Researchers have discovered a potential treatment for a viral infection that causes potentially fatal brain swelling and paralysis in children. The findings also point to possible treatments for related viruses including those that cause "common cold" symptoms.
The virus, called enterovirus 71 (EV71), causes yearly outbreaks of hand, foot, and mouth disease in Southeast Asian countries including China and Malaysia. Some of the infected children develop encephalitis that can be fatal or result in permanent brain damage. There are no anti-EV71therapeutic agents available.
The researchers prepared antibodies by immunizing mice with immature EV71 particles. Antibodies generated by this immunization induced a change in the mature EV71 virus, rendering it non-infectious by causing the virus particles to lose their genome.
The findings reveal a potential treatment mechanism, demonstrating that the antibody, called E18, has potential as an anti-EV71 therapy, says Michael G. Rossmann, Purdue's Hanley Distinguished Professor of Biological Sciences.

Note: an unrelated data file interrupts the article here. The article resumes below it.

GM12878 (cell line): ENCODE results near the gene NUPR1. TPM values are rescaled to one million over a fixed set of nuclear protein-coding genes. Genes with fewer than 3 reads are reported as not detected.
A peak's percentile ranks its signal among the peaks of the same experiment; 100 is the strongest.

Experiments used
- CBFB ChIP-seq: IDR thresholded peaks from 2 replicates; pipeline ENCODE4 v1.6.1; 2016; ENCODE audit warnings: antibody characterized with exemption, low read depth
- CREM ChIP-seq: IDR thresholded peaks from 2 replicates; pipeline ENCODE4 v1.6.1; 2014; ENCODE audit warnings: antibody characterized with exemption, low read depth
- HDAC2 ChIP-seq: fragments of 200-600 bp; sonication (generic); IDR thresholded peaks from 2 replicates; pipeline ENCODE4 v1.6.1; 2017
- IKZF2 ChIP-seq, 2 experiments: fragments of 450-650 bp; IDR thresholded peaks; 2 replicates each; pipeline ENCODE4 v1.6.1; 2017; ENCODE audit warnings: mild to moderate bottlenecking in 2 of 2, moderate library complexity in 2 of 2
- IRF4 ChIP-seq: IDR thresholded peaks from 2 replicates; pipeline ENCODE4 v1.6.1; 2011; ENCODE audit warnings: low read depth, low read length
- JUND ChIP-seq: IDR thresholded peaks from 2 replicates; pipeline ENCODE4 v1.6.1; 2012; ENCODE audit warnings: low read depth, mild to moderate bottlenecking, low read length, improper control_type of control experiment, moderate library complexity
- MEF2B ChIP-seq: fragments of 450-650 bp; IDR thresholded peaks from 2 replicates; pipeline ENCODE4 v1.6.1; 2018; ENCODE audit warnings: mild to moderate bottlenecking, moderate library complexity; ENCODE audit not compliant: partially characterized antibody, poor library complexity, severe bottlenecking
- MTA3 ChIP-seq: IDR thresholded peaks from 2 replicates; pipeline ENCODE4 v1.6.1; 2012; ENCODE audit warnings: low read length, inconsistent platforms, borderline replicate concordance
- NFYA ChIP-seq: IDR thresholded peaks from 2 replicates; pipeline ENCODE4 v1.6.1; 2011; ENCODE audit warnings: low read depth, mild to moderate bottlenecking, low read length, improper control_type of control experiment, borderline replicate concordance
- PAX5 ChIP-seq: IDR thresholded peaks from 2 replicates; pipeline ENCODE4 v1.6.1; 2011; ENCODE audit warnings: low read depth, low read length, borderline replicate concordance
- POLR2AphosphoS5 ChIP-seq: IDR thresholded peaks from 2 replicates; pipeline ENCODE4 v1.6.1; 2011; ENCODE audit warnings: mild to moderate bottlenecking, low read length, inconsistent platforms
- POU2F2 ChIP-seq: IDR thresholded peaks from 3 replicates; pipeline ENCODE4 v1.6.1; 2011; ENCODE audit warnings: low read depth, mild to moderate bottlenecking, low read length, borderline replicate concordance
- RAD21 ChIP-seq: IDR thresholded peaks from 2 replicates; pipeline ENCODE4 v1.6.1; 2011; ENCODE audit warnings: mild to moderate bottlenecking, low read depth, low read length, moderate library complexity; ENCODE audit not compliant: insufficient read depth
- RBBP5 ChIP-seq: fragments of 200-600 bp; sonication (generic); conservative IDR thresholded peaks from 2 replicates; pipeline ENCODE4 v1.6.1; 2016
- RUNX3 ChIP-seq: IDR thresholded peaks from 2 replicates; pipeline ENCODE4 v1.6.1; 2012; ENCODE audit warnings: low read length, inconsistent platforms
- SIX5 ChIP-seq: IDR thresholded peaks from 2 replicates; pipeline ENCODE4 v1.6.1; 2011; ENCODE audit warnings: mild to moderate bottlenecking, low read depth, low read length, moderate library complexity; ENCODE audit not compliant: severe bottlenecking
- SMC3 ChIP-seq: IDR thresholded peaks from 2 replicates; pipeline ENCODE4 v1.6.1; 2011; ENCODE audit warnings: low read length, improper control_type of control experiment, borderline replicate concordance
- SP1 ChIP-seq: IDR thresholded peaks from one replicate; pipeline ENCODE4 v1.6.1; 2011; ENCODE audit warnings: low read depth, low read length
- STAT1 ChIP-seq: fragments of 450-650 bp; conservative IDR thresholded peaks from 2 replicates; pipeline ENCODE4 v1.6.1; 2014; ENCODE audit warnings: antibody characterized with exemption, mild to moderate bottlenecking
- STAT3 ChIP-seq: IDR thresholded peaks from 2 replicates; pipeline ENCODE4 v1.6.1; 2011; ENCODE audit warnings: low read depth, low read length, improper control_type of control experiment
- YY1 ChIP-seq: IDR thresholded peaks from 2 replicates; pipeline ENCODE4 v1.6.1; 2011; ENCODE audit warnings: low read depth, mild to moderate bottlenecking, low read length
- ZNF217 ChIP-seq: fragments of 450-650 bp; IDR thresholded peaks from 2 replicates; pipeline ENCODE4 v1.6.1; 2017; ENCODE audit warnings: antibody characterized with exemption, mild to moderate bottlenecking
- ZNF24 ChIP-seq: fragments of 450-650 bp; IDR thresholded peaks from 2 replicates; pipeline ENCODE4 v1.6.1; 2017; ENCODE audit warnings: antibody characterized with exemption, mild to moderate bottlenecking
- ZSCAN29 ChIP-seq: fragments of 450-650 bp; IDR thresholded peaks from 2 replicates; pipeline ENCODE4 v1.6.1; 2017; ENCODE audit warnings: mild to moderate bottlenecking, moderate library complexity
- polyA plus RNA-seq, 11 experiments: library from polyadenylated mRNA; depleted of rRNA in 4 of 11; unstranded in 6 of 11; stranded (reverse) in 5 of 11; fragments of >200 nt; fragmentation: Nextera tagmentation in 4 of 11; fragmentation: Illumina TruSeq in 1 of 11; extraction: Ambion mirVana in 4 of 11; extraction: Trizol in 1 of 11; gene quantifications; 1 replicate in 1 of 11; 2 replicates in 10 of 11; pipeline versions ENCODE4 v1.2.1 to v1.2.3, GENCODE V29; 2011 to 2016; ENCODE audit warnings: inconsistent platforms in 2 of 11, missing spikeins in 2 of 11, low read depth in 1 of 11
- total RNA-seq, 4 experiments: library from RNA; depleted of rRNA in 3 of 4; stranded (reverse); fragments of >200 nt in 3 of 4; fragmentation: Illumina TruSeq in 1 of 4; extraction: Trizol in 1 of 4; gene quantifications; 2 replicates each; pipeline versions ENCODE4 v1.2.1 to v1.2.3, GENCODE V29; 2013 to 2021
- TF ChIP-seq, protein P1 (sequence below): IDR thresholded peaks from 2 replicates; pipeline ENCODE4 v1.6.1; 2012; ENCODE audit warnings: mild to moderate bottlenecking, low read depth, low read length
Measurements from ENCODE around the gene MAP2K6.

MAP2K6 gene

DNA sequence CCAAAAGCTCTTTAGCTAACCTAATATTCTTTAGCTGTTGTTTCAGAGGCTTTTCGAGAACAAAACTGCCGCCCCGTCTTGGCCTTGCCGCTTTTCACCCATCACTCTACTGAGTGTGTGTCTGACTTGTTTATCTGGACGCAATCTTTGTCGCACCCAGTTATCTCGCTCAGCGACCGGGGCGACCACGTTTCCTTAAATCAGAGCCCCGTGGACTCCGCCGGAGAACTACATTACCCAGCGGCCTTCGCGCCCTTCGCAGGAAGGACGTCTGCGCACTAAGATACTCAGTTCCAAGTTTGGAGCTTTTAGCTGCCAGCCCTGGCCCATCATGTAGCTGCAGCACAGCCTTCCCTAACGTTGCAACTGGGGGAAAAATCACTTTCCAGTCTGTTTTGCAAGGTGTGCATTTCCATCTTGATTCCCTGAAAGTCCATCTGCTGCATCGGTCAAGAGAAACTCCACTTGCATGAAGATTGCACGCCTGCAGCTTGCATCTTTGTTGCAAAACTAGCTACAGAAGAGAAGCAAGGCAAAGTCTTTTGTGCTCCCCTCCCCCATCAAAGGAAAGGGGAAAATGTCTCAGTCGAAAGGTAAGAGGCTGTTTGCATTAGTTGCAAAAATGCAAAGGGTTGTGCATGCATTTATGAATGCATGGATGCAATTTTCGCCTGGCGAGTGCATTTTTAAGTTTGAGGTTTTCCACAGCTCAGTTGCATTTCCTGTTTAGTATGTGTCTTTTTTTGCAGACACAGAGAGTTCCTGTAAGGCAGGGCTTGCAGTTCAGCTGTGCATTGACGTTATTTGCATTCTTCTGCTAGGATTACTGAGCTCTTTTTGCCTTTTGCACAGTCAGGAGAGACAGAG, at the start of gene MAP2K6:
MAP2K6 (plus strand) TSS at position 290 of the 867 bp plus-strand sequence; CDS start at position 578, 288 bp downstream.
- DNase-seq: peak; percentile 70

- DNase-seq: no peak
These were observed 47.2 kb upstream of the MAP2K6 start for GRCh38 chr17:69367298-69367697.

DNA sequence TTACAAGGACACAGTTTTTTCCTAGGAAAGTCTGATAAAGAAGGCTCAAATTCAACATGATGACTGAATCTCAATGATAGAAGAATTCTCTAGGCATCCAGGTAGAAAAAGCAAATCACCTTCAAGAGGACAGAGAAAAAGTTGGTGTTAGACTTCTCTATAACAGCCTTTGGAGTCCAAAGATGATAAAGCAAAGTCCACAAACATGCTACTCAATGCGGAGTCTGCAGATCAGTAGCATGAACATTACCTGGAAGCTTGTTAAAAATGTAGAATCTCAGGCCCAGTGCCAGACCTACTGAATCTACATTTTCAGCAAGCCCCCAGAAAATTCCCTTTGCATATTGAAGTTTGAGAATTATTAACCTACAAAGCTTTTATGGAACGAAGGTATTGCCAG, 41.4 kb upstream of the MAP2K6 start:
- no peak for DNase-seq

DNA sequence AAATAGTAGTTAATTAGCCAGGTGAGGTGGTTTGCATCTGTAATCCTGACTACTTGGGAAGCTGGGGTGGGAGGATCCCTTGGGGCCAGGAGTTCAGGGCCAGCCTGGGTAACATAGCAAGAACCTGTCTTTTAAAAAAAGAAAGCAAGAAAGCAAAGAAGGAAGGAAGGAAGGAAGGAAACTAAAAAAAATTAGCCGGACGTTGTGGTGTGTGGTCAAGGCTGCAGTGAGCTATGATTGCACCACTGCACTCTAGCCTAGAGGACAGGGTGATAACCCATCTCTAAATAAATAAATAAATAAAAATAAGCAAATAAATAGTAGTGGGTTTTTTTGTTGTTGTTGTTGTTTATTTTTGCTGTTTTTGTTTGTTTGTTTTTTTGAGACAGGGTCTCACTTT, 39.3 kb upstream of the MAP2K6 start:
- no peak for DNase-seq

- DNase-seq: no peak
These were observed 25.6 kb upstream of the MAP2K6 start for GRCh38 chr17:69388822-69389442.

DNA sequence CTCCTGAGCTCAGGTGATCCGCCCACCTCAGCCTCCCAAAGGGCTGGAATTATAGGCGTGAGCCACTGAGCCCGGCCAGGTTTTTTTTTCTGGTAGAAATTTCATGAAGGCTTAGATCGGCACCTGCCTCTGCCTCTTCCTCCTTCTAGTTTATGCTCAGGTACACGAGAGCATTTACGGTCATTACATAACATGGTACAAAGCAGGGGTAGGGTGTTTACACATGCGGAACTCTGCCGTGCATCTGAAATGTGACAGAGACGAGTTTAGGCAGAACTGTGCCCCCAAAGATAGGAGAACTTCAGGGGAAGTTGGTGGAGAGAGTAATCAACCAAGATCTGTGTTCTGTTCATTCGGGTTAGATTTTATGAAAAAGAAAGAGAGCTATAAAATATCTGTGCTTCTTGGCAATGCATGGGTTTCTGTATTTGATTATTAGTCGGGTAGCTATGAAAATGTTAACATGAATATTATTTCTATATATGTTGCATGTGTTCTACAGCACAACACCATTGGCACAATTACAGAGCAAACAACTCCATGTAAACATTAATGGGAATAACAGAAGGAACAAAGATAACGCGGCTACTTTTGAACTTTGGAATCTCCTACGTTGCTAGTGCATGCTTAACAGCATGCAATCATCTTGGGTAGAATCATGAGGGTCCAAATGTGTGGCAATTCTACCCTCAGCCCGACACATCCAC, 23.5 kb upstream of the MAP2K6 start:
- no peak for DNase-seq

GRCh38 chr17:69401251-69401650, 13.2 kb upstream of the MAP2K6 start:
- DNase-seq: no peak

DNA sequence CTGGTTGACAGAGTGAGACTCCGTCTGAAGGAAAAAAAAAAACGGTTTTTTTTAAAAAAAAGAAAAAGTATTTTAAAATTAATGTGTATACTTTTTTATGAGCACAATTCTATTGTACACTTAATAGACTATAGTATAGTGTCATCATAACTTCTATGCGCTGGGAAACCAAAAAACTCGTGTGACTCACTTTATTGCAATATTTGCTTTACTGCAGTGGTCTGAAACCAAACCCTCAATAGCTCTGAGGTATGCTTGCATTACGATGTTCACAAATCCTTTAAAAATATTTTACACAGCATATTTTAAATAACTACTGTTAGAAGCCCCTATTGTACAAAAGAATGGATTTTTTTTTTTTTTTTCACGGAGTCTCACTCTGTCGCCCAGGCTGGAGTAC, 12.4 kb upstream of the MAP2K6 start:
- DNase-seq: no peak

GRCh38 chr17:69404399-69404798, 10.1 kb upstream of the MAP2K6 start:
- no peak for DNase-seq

Findings are being reported this week in Proceedings of the National Academy of Sciences. The paper was authored by Purdue postdoctoral research associate Pavel Plevka; Pei-Yin Lim, a researcher from Sentinext Therapeutics in Penang, Malaysia; Purdue research scientist Rushika Perera; Jane Cardosa, a researcher at Sentinext and MAB Explorations in Malaysia; Purdue graduate student Ampa Suksatu; Richard J. Kuhn, a professor and head of Purdue's Department of Biological Sciences; and Rossmann.
EV71 belongs to a family of viruses called picornaviruses, pathogens that cause diseases including common-cold-like illnesses and poliomyelitis in people and chronic infections in livestock.
"The antibody-mediated virus neutralization by the induction of genome release has not been previously demonstrated," Rossmann says. "These results indicate that antibodies with genome-release activity could also be produced for other picornaviruses by immunization with immature particles. The approach could be used to prepare antibodies with similar properties against related viruses that include significant human pathogens."
Researchers observed and documented the loss of genome using two laboratory techniques: cryoelectron microscopy and a fluorescent SYBR Green dye assay.
Hand, foot and mouth disease, an infection most common among young children, sometimes arises in a daycare setting. Of the 427,278 cases of the disease recorded in China between January and May 2010, 5,454 cases were classified as severe, with 260 deaths, according to the World Health Organization.
The research has been funded by the National Institutes of Health.
Source: Purdue University